Health systems strengthening is a key objective of the EU4Health Programme, all the more so since the full gravity of the impacts of the ongoing pandemic crisis remain to be discovered. Many health systems already hard hit by Europe’s financial and economic crisis received a harsh new blow by COVID-19, and health workers and patient-citizens alike were faced with system collapse in many parts of Europe during the different stages of the pandemic. It soon became obvious that decades of neglect and underfinancing in certain countries and regions contributed to making a bad state of affairs much, much worse. This dire and urgent situation calls for a radical break with old ways of operating and for new, effective, and innovative ideas to be implemented quickly – without losing sight of solidarity, inclusion, and social cohesion.
In 2020, WHO Regional Director for Europe Dr. Hans Kluge convened an independent and interdisciplinary group of leaders to rethink policy priorities in the face of pandemics. The so-called Pan-European Commission on Health and Sustainable Development, chaired by former Italian Prime Minister Professor Mario Monti (also President of Bocconi University) recently concluded its reflection process, which resulted in the publication of a final report Drawing light from the pandemic: A new strategy for health and sustainable development (2021) as well as an Evidence Review. They include seven objectives and five lessons learned, which are broadly aligned with EPHA’s own thinking around the serious and pressing challenges European health systems are facing today.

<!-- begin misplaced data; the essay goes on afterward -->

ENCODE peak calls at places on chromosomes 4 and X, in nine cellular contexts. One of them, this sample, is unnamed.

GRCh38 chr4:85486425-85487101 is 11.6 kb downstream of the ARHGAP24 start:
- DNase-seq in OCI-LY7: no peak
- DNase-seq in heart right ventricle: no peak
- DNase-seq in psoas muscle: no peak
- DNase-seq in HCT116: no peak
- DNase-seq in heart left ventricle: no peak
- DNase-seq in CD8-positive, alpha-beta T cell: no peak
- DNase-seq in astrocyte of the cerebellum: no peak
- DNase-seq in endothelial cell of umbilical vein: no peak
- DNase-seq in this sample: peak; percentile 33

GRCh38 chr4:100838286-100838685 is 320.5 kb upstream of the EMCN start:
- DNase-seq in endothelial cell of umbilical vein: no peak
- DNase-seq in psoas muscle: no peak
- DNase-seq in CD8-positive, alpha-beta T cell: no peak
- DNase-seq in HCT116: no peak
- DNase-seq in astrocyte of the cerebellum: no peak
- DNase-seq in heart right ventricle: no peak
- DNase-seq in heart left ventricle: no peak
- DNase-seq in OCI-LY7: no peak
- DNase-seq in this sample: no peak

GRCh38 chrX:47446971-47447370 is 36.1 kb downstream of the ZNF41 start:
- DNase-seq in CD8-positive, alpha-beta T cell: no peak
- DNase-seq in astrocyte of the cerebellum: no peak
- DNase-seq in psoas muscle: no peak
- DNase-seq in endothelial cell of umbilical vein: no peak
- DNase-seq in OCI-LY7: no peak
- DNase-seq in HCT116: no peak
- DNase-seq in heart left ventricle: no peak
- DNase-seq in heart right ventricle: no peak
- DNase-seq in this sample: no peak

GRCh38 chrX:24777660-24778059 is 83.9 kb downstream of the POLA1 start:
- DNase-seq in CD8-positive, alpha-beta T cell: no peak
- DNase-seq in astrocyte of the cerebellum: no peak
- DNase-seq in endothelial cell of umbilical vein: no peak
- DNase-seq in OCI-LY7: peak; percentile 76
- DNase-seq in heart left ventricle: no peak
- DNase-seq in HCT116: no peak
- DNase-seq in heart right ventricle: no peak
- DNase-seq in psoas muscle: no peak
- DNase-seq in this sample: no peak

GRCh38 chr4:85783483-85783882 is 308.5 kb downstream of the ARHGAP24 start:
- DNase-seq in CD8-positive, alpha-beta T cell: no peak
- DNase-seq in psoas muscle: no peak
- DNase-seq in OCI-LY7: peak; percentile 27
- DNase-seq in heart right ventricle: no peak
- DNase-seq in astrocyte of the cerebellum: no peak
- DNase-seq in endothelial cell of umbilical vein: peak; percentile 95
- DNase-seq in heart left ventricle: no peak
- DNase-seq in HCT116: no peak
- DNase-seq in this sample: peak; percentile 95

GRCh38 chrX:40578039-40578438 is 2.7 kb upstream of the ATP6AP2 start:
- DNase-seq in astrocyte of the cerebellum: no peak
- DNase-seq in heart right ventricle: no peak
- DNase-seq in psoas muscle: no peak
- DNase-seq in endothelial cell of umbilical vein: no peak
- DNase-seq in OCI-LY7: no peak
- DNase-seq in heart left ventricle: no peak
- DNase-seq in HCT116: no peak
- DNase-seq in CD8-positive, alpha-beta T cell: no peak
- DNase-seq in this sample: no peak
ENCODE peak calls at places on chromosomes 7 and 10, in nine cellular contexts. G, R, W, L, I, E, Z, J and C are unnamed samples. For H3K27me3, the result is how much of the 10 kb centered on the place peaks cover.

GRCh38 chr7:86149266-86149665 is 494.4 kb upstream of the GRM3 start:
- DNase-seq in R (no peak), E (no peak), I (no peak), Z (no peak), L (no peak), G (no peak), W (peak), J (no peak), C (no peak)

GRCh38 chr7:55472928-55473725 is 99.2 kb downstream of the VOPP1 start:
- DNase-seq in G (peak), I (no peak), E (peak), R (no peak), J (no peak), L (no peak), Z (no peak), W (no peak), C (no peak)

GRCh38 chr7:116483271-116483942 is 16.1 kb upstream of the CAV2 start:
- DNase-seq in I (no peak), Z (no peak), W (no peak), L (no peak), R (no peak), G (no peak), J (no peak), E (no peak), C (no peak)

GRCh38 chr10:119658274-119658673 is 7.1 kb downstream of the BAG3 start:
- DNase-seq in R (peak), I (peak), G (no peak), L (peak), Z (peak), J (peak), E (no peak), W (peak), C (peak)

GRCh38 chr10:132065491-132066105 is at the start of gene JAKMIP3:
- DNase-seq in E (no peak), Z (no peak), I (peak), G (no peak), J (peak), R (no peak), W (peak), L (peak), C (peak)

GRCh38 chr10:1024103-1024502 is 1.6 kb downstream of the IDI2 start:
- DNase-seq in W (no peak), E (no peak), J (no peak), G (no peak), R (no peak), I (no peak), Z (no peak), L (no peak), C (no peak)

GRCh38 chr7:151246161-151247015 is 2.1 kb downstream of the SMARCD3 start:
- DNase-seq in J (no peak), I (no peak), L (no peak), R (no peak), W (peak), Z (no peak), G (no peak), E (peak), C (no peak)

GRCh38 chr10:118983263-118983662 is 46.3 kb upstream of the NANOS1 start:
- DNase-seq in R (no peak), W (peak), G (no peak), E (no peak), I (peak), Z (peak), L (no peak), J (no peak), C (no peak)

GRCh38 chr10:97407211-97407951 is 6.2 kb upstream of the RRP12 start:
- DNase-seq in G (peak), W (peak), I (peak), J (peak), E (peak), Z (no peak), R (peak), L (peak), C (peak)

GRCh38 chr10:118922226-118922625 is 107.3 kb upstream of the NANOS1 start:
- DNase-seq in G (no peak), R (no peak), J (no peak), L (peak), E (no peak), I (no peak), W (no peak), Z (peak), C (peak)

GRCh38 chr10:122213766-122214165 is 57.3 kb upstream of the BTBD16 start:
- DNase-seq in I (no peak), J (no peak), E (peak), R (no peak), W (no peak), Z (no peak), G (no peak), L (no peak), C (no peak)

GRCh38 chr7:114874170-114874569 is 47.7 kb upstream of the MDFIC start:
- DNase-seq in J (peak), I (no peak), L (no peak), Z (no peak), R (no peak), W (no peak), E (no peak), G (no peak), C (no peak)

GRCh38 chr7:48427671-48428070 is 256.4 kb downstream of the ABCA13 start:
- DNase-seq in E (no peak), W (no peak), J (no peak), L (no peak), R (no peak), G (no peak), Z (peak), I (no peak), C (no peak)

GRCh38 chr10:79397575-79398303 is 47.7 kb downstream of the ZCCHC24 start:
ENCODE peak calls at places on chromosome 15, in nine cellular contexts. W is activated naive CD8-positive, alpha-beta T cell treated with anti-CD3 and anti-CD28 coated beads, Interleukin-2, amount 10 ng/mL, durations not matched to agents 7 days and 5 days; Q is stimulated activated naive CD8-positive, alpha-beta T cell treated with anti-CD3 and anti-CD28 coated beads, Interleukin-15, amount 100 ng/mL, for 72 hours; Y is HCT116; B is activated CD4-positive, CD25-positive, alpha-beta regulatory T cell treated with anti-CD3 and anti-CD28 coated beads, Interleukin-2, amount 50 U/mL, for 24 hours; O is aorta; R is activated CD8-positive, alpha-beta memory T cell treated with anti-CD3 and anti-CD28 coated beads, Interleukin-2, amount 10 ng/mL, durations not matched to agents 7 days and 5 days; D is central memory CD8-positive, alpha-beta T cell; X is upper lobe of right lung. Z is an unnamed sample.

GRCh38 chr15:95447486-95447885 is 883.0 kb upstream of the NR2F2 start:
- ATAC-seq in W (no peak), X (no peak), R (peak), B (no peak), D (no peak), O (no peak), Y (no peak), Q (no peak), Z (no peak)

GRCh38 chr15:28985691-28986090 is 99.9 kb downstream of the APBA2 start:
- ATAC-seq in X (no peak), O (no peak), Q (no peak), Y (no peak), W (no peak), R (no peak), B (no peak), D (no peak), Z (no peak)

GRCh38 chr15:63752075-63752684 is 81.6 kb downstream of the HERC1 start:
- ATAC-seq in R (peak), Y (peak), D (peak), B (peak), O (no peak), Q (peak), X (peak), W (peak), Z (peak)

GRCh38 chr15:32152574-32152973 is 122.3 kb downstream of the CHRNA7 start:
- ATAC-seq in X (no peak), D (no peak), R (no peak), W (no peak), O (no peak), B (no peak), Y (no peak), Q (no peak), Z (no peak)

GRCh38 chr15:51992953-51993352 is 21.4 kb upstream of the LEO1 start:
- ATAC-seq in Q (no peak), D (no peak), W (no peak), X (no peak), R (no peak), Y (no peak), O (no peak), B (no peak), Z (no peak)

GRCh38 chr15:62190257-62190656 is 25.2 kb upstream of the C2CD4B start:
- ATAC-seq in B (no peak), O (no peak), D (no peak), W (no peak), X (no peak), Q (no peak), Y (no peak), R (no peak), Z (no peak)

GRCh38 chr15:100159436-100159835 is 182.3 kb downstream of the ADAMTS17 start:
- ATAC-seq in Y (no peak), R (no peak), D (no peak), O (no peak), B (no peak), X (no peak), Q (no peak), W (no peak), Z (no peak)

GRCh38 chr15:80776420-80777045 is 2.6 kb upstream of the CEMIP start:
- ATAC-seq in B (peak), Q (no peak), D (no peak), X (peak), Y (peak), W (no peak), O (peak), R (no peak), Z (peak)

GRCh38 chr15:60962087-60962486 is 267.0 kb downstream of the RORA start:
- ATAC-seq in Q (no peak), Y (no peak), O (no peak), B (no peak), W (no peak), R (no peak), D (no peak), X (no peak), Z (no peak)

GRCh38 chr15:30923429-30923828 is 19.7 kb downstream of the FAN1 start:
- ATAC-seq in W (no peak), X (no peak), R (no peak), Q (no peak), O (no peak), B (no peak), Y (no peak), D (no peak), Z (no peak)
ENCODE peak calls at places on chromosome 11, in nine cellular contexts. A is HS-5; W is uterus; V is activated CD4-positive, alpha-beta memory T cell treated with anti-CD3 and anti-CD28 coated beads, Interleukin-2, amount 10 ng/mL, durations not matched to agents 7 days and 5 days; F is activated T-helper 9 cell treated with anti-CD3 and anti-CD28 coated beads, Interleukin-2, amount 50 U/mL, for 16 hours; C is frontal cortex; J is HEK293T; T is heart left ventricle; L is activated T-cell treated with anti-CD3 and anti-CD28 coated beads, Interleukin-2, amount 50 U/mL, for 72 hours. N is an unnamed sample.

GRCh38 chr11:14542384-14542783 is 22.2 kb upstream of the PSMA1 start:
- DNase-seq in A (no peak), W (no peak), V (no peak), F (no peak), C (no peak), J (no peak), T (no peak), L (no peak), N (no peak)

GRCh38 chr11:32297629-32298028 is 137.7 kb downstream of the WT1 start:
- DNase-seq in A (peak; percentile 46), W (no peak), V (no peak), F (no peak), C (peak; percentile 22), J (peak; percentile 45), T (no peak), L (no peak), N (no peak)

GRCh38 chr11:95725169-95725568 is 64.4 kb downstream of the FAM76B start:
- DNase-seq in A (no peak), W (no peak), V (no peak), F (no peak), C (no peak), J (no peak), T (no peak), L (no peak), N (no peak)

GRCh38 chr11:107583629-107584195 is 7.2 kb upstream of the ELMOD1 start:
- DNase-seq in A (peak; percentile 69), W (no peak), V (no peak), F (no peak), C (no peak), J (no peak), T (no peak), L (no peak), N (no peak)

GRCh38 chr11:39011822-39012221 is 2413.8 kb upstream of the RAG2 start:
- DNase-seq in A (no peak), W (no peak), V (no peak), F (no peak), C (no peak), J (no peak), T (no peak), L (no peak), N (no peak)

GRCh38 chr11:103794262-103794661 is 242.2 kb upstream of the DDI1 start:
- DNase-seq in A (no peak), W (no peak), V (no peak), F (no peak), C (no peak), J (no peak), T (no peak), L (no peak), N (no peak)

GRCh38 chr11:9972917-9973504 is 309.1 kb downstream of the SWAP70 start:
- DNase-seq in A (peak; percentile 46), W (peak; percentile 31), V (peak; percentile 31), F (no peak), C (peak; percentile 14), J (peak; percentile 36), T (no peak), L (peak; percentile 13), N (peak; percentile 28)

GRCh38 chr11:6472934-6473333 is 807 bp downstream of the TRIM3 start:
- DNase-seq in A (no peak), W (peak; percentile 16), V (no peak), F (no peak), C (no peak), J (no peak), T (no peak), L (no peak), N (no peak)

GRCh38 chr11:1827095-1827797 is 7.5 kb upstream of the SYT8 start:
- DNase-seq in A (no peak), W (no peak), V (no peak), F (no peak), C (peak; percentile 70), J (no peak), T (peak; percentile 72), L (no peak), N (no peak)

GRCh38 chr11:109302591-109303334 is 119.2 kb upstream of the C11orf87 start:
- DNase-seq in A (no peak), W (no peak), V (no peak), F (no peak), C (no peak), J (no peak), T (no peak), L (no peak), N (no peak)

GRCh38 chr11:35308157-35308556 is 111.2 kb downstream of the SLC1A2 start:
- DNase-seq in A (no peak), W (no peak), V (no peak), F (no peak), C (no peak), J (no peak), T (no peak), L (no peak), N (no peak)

A new EPHA reflection paper, Lessons from the COVID-19 pandemic: which EU funds can help? takes the Pan-European Commission’s recommendations as an inspiration to discuss how European health systems could be fixed with the help of the available new funds for health in the EU’s Multiannual Financial Framework. The premise is that, all too often, excellent ideas are on the table, but too little attention is given to practicalities such as financing and governance. Specifically, the paper looks at three themes: stronger health systems, stronger societies, and implementing a One Health approach. It explores the potential utility of EU funds that could be harnessed for addressing the gaps in each of the themes. A particular, additional challenge in this context might also be ensuring the best possible coordination between different funding streams.
What is clear is that the heavy human and economic costs of complacency or inaction are far too burdensome: the crisis caused by the pandemic was preventable, and it must serve as a catalyst for bringing about lasting changes.
The reflection paper was written by Victoria Kirkby, a public health registrar hosted by EPHA who supported the work of the Pan-European Commission as a research fellow.